Pacquiao, Clottey to rumble at Cowboys Stadium
By JAIME ARON
AP Sports Writer
ARLINGTON, Texas — Guys wearing jeans and cowboy hats ran through dry ice and past the Dallas Cowboys cheerleaders, sparklers firing from the tips of the flagpoles they carried.
Michael Buffer gave his signature introduction, the music blared, the highlights rolled and, finally — walking through the same tunnel the Cowboys use to enter and exit their home turf — out came boxing superstar Manny Pacquiao.
No, this wasn't a test run for Pacquiao's March 13 welterweight fight against Joshua Clottey in the $1.2 billion Cowboys Stadium.
This was merely the news conference kicking off the hype for a bout being billed as "The Event."
"This is going to be the Super Bowl of boxing," said Freddie Roach, Pacquiao's trainer.
Not really. That would've been the hoped-for matchup between Pacquiao and Floyd Mayweather Jr., which was scuttled after Mayweather outlined a drug testing plan Pacquiao wouldn't accept.
Had that fight come together, it would have been in Las Vegas. So as far as Cowboys owner Jerry Jones is concerned, things worked out just fine.
"It did," Jones said, smiling. "This gave us an opening. We were very aggressive. We were pretty quick to make a deal."
Pacquiao's promoter Bob Arum was smitten by the stadium during negotiations for a possible Pacquaio-Mayweather fight. Arum returned for a Cowboys playoff game, sitting near former President George W. Bush in Jones' box.
Arum has promoted fights at the Astrodome and at Yankee Stadium. He predicts Cowboys Stadium "will have a big role in boxing for years to come."
"I have never, ever seen anything like it," Arum said. "There is nothing in the world like this place. It just blows you away."
The stadium is hosting the NBA All-Star Game next month and will host the Super Bowl next year. A Final Four is on the way, as is a Notre Dame football game. It's also in the running as a World Cup soccer site, should that event come to the United States.
Still, for all that it has going for it, the building is right off an interstate highway in a suburb midway between Dallas and Fort Worth. There's a nearby amusement park and some strip centers, none of which will ever be confused with the Las Vegas Strip.
But money talks and Jones believes he can make it financially worthwhile for fighters. His goal is to host up to four or five fights a year, "once we establish that we are the place to fight and have the kind of stature that we want to have." He used Madison Square Garden as a comparison.
For this fight, the Cowboys are planning to sell around 40,000 seats, offering tickets on all but the highest decks.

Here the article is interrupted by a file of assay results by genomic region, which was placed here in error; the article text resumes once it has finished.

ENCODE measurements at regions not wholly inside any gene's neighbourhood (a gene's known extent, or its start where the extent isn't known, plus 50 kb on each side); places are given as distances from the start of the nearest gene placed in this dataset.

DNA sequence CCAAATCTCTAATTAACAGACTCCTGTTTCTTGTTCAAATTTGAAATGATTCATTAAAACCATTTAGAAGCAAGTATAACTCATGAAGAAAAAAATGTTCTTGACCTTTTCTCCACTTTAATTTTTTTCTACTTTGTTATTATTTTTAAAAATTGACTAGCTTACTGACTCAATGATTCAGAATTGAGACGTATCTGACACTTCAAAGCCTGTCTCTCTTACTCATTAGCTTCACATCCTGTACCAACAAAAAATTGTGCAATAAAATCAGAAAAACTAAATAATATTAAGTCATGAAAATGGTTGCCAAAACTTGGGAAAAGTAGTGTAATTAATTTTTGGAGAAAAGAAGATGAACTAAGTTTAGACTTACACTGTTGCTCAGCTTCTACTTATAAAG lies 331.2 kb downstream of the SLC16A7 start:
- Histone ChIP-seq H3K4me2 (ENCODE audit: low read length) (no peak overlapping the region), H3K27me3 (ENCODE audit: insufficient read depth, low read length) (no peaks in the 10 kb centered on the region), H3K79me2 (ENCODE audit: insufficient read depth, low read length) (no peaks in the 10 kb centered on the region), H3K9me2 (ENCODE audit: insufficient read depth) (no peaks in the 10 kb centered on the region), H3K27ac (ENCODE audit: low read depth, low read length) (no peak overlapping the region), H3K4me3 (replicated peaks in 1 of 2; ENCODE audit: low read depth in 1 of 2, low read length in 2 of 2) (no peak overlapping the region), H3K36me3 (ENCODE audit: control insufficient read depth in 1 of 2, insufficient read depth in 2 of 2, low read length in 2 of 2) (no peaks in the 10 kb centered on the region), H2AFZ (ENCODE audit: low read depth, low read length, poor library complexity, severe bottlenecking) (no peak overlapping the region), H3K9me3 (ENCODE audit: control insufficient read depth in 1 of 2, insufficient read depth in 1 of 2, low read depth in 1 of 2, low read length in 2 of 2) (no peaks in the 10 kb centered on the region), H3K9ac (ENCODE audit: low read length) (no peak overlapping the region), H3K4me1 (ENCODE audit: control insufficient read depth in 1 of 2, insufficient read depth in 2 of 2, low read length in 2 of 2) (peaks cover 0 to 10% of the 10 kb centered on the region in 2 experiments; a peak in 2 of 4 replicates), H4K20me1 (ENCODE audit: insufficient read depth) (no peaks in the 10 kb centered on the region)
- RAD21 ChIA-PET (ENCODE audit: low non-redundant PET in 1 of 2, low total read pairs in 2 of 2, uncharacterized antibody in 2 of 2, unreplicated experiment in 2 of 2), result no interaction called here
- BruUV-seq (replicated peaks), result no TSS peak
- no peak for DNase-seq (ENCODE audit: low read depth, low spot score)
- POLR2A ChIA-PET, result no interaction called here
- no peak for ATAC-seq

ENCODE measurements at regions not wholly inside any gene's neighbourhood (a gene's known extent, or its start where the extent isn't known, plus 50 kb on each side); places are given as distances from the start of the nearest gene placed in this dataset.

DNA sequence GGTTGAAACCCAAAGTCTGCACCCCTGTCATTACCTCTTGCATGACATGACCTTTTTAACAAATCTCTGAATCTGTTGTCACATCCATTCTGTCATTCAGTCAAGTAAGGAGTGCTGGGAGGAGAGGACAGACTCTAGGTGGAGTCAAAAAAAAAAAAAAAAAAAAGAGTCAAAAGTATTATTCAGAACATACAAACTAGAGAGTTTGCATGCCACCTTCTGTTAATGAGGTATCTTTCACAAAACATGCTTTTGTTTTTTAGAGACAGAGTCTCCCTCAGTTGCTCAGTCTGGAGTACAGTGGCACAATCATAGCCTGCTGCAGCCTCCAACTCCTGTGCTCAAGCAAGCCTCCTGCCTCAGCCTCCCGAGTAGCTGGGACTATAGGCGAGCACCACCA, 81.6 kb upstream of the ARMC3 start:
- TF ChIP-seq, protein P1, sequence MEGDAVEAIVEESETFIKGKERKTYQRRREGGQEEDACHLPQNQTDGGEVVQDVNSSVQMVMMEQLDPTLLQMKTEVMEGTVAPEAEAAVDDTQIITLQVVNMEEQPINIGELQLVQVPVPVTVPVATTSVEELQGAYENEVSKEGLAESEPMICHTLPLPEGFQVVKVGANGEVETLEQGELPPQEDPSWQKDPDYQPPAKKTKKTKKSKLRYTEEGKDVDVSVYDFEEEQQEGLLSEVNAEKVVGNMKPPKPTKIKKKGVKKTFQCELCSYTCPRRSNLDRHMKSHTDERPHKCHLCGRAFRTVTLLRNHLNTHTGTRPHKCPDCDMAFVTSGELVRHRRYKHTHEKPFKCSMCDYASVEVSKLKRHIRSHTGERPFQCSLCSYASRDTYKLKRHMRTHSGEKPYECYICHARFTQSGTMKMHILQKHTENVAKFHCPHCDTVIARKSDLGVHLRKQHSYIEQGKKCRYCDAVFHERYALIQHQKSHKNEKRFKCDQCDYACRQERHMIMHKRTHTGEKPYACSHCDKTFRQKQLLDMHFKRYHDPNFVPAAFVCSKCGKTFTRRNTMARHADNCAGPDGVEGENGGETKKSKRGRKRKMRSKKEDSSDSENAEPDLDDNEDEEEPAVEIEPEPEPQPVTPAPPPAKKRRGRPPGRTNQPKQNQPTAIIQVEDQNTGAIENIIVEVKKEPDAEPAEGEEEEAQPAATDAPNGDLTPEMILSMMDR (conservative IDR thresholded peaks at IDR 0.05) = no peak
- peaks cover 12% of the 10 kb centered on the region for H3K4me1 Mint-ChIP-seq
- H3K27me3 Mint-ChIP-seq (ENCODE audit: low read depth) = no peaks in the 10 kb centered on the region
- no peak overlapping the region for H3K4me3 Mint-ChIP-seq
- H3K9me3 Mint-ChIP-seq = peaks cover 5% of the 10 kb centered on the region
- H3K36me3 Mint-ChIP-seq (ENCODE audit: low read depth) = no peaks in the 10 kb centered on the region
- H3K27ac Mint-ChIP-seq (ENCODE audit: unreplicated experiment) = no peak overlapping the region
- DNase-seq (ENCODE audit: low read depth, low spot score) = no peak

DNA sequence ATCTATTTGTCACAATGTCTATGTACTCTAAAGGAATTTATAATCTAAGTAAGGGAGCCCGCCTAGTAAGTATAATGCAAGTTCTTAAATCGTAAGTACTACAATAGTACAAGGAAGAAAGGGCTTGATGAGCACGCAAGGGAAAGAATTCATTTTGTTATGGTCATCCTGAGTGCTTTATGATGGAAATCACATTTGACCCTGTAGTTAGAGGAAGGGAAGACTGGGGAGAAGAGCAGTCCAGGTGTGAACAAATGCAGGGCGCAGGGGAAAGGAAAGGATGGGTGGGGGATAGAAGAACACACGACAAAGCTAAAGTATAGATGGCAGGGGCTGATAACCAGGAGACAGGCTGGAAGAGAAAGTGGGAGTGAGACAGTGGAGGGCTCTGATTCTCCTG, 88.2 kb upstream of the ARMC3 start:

There's no decision yet on whether they will have the standing-room only tickets that have been so popular for other events since the stadium opened last summer. Considering the HBO pay-per-view will cost $49.95, it would be a heck of a deal to pay that much to watch on the stadium's enormous video boards, while also being in the building.
Jones vowed that fight night will be even splashier than the news conference.
"We're going to make this one of the most interesting fights to view that there's ever been," he said. "It'll have everything to do with the flexibility of this board right above the ring. We're going to have some fun with it."
The fight itself should be pretty good, too.
Pacquiao (50-3-2, 38 KOs) is widely considered the best fighter, pound-for-pound, in the world. In November, he beat Miguel Cotto, who beat Clottey (35-3, 20 KOs) last summer. However, that fight was a split decision that many felt should've gone to Clottey, a native of Ghana who lives in New York.
The boxers praised each other during Tuesday's event. They also were gushing over the facility and the glitzy news conference.
"I like the introduction," Pacquiao said. "I'm surprised. I feel like I'm a ... football player!"
Soon enough, he looked like one.
Jones presented Pacquiao with a No. 3 jersey featuring his name on the back. Clottey received a No. 13 jersey.
The significance? It's shorthand for the date of the bout: 3-13.
Jones already has gotten ticket requests from former Cowboys coach Jimmy Johnson and Bill Parcells. Jones and Barry Switzer have gone to fights together, so he'll probably ask for a seat, too.
Parcells, though, is the biggest fight fan of the bunch. In fact, Jones once looked into investing in Pacquiao's career.
"Bill really encouraged me to meet with the guy who had Pacquiao," Jones said. "I had him come in and sit down and talk about backing Pacquiao. You could see his potential at that time."